"That would be putting it mildly," she replied, with a glance at the clock. "And it's not even noon!"

"What happened? When I left, things were going so well. I told you, you should have come with me to France. A few weeks on the beach would have been a blast."

"You of all people should appreciate that I'm burning the midnight oil around here. After all, it's your money," she said, hooking the other rolling chair with her foot and gesturing for Lawrence to sit, though his neck rub felt amazing.

"I just want you to be happy. And anyway, I invest in tech start up companies every day. Why shouldn't I also fund the cutest and smartest Broadway producer I know?" he said. She marveled for the millionth time how lucky she was to have him in her life. She just hoped she could pull this off before his patience and her savings ran out.

Lawrence was generously funding the business expenses. But until she had a show playing Broadway, she wouldn't have a paycheck of her own. Working as a producer's assistant in Manhattan for the past four years hadn't done much for her bank account either. If she was careful, she could survive about six months before she hit bottom. And she didn't even want to think about what that might mean.

"If I were smart, I would be pursuing a career in anything but Broadway producing," Scarlett said, pressing her palms to her forehead.

"This business is not for the faint of heart, that's for sure," he conceded. "Ok, let's hear what happened this morning. I assume this is related to Swan Song?"

Scarlett had discovered the brand new musical Swan Song a year earlier when it was just a rough draft with a basic script and a few songs. Based on the Swan Lake story, the musical was an updated retelling that placed the black and white female stars, the "swans," in the heart of racial tensions in 1952 Louisiana. She had instantly hit it off with the writers, and decided to take it on as her first solo producing endeavor.

Swan Song's composer and lyricist, partners in work and life, and inconveniently both named Jeremy, had become fast friends with Scarlett. Together, they had successfully navigated Swan Song to becoming an off-Broadway hit, with a Broadway transfer imminent.

Their Broadway dreams, however, had recently been smashed by Scarlett's ex-boss - the ruthless and corrupt, self-titled "King of Broadway." Thankfully, he was no longer in the picture, but the damage to the show's momentum had already been done. Now Scarlett was doing her best to salvage Swan Song's Broadway dreams; and Lawrence had volunteered to put up several million dollars toward the project. Everything had been going well, it seemed, until she'd hit an unexpected snag booking a Broadway theater.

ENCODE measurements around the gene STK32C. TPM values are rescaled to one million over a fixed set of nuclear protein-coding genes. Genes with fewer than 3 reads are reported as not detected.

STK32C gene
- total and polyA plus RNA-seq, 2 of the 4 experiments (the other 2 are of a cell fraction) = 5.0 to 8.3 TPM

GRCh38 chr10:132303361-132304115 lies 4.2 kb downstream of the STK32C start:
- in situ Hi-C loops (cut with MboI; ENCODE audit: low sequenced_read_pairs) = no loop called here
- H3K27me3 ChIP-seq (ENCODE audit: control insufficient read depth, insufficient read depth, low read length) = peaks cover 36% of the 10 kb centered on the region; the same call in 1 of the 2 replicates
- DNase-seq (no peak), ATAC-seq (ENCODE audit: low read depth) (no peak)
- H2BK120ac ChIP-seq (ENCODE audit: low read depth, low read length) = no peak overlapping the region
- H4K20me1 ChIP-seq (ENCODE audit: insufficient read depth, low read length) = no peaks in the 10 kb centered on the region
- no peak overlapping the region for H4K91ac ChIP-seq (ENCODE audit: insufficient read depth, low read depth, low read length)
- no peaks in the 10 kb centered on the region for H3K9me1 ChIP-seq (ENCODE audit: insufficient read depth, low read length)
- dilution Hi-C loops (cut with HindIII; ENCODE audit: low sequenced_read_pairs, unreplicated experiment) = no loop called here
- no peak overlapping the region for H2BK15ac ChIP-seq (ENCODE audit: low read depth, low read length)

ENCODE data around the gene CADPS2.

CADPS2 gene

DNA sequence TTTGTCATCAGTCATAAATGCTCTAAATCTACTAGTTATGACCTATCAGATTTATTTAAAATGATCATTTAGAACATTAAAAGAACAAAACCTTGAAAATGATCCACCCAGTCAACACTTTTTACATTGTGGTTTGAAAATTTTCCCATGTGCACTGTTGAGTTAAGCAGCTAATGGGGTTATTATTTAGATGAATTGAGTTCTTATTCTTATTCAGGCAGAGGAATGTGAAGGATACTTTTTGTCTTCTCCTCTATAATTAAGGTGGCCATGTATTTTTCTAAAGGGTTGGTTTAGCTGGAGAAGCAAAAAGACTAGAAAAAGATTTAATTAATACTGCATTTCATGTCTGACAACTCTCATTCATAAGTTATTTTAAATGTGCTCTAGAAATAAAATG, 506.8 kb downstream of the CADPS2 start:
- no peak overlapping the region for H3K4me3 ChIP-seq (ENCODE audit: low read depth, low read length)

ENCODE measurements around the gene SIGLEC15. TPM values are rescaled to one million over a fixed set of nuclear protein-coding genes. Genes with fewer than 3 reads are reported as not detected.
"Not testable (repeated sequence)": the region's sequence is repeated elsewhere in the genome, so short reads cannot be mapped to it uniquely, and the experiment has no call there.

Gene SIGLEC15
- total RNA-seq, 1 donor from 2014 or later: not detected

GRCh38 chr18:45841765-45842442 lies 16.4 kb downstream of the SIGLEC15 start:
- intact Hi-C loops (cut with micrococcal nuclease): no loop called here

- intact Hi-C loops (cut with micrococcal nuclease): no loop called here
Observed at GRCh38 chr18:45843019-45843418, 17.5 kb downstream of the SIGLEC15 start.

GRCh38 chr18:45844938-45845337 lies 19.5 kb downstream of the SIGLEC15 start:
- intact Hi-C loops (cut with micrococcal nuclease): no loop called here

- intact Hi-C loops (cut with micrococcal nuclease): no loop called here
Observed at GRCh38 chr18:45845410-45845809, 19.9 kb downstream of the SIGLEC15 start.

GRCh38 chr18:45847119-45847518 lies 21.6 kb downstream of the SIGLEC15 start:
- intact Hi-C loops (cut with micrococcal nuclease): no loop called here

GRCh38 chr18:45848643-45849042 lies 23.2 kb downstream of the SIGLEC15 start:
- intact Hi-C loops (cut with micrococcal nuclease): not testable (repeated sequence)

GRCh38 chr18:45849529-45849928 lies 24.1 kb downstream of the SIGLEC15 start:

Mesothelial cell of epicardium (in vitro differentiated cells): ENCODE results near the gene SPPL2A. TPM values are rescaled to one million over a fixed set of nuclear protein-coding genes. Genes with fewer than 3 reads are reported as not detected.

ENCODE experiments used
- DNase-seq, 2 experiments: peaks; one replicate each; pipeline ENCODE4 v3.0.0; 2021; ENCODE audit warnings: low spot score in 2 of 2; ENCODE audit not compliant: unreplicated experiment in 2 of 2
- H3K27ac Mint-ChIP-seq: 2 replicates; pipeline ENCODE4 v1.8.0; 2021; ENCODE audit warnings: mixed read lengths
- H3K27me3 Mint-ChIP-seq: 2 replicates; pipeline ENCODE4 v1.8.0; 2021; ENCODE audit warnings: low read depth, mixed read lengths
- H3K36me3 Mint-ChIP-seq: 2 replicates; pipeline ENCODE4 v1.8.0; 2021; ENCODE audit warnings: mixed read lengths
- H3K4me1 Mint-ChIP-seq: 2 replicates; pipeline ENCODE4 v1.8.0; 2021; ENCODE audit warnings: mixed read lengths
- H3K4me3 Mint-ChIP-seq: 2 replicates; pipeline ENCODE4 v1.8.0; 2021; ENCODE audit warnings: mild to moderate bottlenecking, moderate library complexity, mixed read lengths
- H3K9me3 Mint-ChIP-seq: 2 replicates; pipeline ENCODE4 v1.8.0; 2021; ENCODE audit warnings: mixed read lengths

"Know anyone at the Stewart or Rothstein Companies? Or StarCom?"

"The three theater owning monopolies?" Lawrence said. "I've run into a few of those guys at various opening night parties over the years, but not personally, no."

"Well, you'd think that with forty Broadway theaters between the three of them, they'd be able to find something for us. But it seems that without a personal relationship, renting a Broadway theater for Swan Song is going to be a no-go."

"Seriously? I'm surprised. Do they know that Swan Song was a huge hit off-Broadway? They must know, it was the talk of the town. And I'm sure you told them that the funding was in place?" Lawrence said, genuinely perplexed.

"It seems we didn't consider the biggest challenge of them all - booking a theater," she said dejectedly. "I thought the fact that I was the 'King of Broadway's' assistant for all those years might assure them that I know what I'm doing. Apparently, if anything, being associated with him, now that he's fled town under a black cloud, is just another strike against me. That, plus the fact that I'm apparently..." she started quoting, "'too young, too inexperienced, and too naive' for them to bestow the use of any of their precious Broadway real estate upon me... us."

"Young, I'd agree with. But inexperienced and naïve? Not in a million years," he said, reaching over and squeezing her leg affectionately. "How can I help?"

"I wish I knew," she said, spinning aimlessly in the desk chair.

These families were considered New York royalty. They truly held the fate of Broadway in their hands and commanded huge rent from the producers who rented their theaters. For nearly a century, generations of patriarchs, handed down from father to eldest son, had wielded this power. Whether they used this power for good or evil depended entirely on which side of any given deal you happened to be on.

"Bobby Stewart literally laughed in my face this morning." Scarlett threw up her hands in disgust. "I was hoping to get in front of his dad, Robert Stewart Senior, since he's supposedly the most reasonable one of the Stewart bunch. And at least on paper he's still the boss. But, apparently, his health isn't great these days so 'Junior' has stepped in. But the Stewarts are still our best bet. They own the most theaters that would work for our show."

"Just our luck," Lawrence said, before amending his statement. "Actually, not our luck. We've had amazing luck every step of the way on Swan Song. I guess it had to turn on us sometime."

"Maybe I was premature in thinking I could start my own Production Company. I mean, how many other women my age are doing what I'm doing? I can't think of one. Maybe there's a reason I'm the only one." Scarlett began to realize that somehow in the course of carefully pursuing her dreams, she'd managed to put everything at risk. Failure, which in her case probably looked like running back home to California with her tail between her legs, was just not an option.